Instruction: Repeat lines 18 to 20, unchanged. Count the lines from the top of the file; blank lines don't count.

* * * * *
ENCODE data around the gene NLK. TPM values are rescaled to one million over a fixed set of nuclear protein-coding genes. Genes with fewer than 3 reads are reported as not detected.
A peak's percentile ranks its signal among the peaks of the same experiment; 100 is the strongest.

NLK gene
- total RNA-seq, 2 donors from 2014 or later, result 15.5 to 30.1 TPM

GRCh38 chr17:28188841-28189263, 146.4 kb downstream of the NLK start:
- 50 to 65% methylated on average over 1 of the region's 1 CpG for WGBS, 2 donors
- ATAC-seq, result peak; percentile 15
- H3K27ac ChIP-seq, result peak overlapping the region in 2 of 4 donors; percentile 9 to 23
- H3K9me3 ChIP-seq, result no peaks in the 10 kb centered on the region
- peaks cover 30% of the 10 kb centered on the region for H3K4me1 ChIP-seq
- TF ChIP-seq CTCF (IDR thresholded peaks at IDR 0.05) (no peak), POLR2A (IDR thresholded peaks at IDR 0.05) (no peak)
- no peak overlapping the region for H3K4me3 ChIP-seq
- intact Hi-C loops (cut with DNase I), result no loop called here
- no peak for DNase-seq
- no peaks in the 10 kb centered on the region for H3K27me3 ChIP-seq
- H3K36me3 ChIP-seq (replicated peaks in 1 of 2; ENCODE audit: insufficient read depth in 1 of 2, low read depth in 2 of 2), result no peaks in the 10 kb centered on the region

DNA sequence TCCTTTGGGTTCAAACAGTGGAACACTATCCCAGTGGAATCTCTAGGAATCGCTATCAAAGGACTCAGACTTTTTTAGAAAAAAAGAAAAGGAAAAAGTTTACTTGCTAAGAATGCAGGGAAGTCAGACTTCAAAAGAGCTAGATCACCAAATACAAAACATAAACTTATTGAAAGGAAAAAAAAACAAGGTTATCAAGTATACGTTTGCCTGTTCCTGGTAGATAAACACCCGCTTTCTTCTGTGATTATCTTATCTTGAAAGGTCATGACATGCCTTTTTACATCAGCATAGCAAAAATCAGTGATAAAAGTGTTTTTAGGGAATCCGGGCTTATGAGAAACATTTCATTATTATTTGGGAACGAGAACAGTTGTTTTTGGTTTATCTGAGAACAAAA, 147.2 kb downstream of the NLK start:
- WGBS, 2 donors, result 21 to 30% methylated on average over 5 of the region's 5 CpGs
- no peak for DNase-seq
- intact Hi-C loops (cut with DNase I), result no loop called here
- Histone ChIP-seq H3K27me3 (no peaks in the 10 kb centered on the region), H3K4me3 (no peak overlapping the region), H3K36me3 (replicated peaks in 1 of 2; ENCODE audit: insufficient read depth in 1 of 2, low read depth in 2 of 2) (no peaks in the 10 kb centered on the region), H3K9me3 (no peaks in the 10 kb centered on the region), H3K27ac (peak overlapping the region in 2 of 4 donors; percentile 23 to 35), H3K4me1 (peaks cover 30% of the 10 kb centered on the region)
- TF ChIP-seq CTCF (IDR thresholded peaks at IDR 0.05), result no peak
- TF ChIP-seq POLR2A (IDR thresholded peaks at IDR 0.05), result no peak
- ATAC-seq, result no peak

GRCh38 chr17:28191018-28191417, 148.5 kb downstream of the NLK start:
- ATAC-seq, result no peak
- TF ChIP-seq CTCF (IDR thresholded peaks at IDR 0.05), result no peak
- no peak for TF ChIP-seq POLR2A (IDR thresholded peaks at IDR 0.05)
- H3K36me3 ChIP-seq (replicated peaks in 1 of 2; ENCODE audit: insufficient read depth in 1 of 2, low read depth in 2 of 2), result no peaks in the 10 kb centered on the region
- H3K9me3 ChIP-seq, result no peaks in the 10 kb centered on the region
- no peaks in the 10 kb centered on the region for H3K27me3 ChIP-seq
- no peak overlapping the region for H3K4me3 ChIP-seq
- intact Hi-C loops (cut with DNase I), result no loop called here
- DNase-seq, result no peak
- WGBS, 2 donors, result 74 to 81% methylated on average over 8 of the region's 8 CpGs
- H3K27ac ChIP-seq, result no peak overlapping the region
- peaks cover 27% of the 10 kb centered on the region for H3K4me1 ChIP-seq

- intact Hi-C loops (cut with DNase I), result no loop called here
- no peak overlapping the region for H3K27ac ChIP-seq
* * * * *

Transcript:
- WGBS, 2 donors, result 21 to 30% methylated on average over 5 of the region's 5 CpGs
- no peak for DNase-seq
- intact Hi-C loops (cut with DNase I), result no loop called here